Stock Management in Retail - Part 1: ERP Functionality to Consider

One of the many challenges for retailers today is their ability to respond quickly and appropriately to trends in consumer demand. To do this, you need to have the right stock in the right place at the right time. Choosing the right ERP system can help you meet that challenge.

An ERP system can be a valuable tool when managing stock levels, an essential requirement in the fast moving retail environment. This is not surprising, given that ERP evolved from Material Requirements Planning (MRP), a system devised in the 1960s for production planning and inventory control. The data required to make good stocking and replenishment decisions is captured by most ERP systems – what can differentiate them for retailers is the functionality available to forecast expected demand, propose optimal stocking levels and plan stock replenishment.

It’s a good idea to start off by thinking about why you need to hold stock at all. Obviously, you need to have stock on your shelves to offer choice to the consumer, but you also need to consider the other purposes that it serves. It is also important to remember that good stock management is not just about reducing stock levels and increasing inventory turns – it’s about having the right amount of stock in the right place at the right time. Having too much means valuable space is wasted, cash flow is impacted and excess stock is either written off or sold at a reduced price. Having too little can mean that the sale, and possibly the customer, is lost.

Demand Forecasting

One reason for holding stock is to cover uncertainty in demand. If you knew how much you were going to sell every day, then you would aim to have exactly that amount in stock every morning – easy! However, consumers are rarely that predictable, so instead, you need to make an educated guess, and that’s what Demand Forecasting does for you – it tracks sales and demand history and uses those trends and statistical formulas to calculate expected future demand. This forecast can then be used when ordering from suppliers to cover expected requirements within lead-time (i.e. the length of time from when the need for an order is identified to the time when it is delivered).

Stock Optimisation

When deciding on the amount of stock to hold and where to hold it, all levels of the supply chain need to be considered. This will span from suppliers to the store shelf. The strategy will probably vary by product, product classification and supplier. The system should help by dynamically calculating the optimal stock level (i.e. the average required to provide a given fill rate). This should be calculated at every level for every product and will usually take into account forecasted demand, the mean average deviation from the standard demand pattern, the product lead-time, the replenishment frequency and the desired service level. After that, factors such as carton sizes, minimum purchase discounts and other discounts available may be considered, as will the amount of space available. It is important that the target stocks are dynamic and are amended regularly to ensure they reflect latest demand trends.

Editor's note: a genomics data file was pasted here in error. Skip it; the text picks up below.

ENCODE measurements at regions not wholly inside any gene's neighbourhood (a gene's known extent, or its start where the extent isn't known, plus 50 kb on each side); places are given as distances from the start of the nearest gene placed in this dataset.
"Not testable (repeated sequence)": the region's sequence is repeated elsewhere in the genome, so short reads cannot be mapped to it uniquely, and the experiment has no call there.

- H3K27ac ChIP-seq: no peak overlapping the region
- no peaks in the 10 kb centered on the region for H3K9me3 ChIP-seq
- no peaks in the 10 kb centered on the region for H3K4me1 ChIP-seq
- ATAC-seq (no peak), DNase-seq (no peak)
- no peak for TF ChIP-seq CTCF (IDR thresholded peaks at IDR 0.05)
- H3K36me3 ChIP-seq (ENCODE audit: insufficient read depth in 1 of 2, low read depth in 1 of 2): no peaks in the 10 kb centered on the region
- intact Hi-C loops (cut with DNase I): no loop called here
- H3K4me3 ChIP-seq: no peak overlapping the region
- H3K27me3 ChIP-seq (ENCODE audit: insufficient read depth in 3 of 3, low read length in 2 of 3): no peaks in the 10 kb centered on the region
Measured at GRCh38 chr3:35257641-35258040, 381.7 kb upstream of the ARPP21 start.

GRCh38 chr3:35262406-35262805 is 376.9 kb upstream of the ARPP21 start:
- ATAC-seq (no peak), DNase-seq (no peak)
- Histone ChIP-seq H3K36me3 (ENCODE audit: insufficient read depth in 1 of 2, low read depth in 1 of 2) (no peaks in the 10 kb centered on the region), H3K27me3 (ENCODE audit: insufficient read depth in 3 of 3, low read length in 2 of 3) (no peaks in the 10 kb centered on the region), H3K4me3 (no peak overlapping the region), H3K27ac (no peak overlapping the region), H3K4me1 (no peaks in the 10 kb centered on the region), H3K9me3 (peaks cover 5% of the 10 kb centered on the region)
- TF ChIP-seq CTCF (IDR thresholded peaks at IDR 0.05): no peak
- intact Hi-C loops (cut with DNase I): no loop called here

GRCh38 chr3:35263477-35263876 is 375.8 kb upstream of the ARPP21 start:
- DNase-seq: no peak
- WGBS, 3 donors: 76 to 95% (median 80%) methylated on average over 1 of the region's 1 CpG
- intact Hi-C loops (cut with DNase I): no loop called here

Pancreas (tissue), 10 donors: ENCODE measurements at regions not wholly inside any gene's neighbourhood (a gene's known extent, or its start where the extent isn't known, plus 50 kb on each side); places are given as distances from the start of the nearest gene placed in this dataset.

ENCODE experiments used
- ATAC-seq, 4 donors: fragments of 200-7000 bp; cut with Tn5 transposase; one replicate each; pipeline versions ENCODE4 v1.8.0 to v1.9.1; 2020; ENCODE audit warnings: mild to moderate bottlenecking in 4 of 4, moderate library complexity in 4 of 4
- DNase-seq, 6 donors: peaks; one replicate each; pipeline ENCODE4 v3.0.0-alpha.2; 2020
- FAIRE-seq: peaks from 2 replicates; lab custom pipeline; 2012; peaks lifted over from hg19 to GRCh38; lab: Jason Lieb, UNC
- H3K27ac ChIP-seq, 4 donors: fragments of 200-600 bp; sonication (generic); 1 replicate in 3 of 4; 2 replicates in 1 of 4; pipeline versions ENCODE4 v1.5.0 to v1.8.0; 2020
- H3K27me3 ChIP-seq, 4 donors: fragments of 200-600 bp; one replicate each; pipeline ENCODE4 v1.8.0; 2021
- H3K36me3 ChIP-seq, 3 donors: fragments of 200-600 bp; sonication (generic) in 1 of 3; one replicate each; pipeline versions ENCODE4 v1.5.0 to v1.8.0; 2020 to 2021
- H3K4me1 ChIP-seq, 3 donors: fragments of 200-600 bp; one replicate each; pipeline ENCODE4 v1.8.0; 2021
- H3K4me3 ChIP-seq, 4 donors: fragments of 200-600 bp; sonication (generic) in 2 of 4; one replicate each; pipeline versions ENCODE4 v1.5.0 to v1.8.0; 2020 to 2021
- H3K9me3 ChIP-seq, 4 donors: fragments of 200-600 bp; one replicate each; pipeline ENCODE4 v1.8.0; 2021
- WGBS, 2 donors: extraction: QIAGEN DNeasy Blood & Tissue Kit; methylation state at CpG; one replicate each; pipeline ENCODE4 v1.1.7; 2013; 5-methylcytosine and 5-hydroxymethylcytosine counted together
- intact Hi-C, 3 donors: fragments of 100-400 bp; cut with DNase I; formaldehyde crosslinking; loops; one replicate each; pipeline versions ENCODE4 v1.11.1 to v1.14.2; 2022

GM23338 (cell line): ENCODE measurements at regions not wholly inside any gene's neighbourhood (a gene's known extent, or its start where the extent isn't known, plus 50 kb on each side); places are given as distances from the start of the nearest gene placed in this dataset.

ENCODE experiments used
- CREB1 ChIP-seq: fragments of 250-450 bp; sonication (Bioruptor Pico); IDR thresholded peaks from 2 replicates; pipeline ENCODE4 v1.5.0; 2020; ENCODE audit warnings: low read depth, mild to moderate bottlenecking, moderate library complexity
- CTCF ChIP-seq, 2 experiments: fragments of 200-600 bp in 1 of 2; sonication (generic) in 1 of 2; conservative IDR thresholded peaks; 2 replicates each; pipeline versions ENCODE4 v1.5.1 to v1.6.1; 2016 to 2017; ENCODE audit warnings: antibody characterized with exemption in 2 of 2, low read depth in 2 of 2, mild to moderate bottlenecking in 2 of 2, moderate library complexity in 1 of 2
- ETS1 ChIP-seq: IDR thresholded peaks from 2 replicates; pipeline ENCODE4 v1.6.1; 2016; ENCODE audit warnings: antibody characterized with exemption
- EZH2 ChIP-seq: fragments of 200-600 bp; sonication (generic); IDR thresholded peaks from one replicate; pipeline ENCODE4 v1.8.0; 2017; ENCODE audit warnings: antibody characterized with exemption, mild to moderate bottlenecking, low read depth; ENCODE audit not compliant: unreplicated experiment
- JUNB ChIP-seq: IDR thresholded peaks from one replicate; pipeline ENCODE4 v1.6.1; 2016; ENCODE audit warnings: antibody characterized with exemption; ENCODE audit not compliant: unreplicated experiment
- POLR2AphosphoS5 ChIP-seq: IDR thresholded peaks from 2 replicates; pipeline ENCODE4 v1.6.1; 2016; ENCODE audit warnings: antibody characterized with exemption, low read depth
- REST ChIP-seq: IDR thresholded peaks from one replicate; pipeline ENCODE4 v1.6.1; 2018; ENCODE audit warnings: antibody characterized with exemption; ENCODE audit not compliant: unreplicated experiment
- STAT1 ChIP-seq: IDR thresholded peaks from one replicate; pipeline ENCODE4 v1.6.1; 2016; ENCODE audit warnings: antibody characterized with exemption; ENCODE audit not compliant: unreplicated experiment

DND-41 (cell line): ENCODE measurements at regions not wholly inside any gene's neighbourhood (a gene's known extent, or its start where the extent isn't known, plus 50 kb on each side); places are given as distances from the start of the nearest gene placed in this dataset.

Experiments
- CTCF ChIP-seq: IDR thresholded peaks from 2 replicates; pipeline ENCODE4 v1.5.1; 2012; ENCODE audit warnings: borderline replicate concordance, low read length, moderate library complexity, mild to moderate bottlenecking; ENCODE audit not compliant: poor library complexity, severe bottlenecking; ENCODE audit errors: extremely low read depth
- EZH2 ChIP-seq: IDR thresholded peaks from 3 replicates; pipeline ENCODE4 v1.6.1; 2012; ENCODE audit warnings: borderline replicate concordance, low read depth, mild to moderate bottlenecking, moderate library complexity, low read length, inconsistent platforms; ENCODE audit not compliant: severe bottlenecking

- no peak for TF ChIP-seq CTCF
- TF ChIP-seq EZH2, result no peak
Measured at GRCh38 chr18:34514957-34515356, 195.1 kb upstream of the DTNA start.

Stock Replenishment

Stores are replenished either directly from a supplier or from a centralised distribution centre. The goal when determining the frequency of stock replenishment is to get the balance right between stock levels at the store and the cost of replenishment. Once the optimal stocking level has been set, the trigger for replenishment should be actual demand rather than forecast, as this will ensure that the stock held reflects the true demand pattern.

These are just some of the areas where ERP can help with stock management in retail. Different retailers will have different requirements and the functionality available advances quickly in line with changes in the business environment. Best practise now recommends using Vendor Managed Inventory (VMI) or Collaborative Planning, Forecasting & Replenishment (CPFR) with key suppliers. Both of these approaches involve close collaboration with suppliers to manage stock levels throughout the supply chain and thus keep costs low for all involved.

This is also an area where a tightly integrated best of breed system may be a better solution, so it is important to document your specific requirements and use a structured methodology to select the product that is best for your business.

See also Stock Management in Retail - Part 2: ERP System Requirements.

This blog was written by Ursula Browne, Principal Consultant at Lumenia. If you would like further information on ERP Stock Management in Retail or on any other aspect of ERP please send an e-mail to Ursula Browne.